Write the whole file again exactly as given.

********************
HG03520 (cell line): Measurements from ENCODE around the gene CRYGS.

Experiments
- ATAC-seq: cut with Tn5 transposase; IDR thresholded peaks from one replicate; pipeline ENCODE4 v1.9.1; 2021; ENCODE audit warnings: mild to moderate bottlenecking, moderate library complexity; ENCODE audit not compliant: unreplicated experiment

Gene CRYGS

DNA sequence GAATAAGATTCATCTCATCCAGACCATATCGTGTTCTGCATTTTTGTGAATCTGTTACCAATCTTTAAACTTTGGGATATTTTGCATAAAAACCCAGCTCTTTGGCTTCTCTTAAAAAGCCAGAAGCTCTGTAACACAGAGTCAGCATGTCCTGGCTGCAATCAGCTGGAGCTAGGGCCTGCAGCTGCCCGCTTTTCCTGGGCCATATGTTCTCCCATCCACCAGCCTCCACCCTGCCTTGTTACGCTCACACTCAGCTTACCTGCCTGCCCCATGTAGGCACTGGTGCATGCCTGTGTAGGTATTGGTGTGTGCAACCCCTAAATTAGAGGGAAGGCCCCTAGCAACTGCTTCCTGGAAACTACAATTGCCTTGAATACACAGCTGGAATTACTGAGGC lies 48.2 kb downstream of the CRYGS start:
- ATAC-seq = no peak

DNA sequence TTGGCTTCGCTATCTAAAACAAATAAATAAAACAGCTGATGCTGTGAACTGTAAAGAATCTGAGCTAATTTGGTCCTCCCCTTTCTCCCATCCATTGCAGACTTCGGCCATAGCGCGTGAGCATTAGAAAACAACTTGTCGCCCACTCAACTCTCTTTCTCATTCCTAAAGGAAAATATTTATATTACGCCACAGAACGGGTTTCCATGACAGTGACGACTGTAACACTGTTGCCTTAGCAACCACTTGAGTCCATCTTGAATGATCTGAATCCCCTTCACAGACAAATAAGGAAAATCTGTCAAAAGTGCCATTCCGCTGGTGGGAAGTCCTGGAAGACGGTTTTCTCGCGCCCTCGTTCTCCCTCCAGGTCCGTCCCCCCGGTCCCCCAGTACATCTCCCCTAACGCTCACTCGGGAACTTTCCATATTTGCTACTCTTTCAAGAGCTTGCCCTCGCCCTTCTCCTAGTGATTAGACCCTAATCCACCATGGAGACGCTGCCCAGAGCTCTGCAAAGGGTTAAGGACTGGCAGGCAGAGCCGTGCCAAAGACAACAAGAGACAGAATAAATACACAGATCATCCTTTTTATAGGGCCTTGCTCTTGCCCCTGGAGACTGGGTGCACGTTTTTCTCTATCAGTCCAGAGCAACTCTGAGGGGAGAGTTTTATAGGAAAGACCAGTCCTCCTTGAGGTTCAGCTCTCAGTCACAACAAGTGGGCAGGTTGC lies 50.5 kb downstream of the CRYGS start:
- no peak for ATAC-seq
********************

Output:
HG03520 (cell line): Measurements from ENCODE around the gene CRYGS.

Experiments
- ATAC-seq: cut with Tn5 transposase; IDR thresholded peaks from one replicate; pipeline ENCODE4 v1.9.1; 2021; ENCODE audit warnings: mild to moderate bottlenecking, moderate library complexity; ENCODE audit not compliant: unreplicated experiment

Gene CRYGS

DNA sequence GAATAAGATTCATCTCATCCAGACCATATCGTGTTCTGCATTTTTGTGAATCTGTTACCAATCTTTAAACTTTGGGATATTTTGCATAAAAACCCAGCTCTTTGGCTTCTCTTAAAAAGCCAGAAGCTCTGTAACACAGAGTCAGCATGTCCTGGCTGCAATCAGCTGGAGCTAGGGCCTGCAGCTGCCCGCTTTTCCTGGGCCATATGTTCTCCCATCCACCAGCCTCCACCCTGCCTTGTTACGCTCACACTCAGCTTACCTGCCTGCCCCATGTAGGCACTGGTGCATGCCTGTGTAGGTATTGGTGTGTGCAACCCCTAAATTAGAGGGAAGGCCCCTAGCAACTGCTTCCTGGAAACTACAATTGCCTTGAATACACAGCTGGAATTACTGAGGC lies 48.2 kb downstream of the CRYGS start:
- ATAC-seq = no peak

DNA sequence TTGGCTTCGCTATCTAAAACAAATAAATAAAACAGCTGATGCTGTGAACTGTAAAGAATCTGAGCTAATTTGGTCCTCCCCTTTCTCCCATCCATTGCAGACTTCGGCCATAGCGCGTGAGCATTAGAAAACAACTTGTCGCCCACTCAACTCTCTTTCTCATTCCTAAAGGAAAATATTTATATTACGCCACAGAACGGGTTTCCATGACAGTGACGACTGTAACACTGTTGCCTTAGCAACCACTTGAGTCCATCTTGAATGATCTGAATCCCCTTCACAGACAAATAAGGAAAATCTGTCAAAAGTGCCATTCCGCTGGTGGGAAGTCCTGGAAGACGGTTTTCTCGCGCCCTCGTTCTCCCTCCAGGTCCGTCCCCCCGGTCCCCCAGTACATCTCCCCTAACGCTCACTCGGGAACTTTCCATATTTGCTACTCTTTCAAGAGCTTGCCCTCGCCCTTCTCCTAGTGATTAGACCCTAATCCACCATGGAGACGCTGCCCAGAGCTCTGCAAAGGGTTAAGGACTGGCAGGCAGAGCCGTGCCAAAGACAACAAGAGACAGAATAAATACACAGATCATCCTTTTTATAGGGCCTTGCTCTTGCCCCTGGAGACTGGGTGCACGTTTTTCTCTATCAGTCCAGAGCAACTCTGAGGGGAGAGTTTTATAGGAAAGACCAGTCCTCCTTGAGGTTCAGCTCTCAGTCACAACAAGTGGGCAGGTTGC lies 50.5 kb downstream of the CRYGS start:
- no peak for ATAC-seq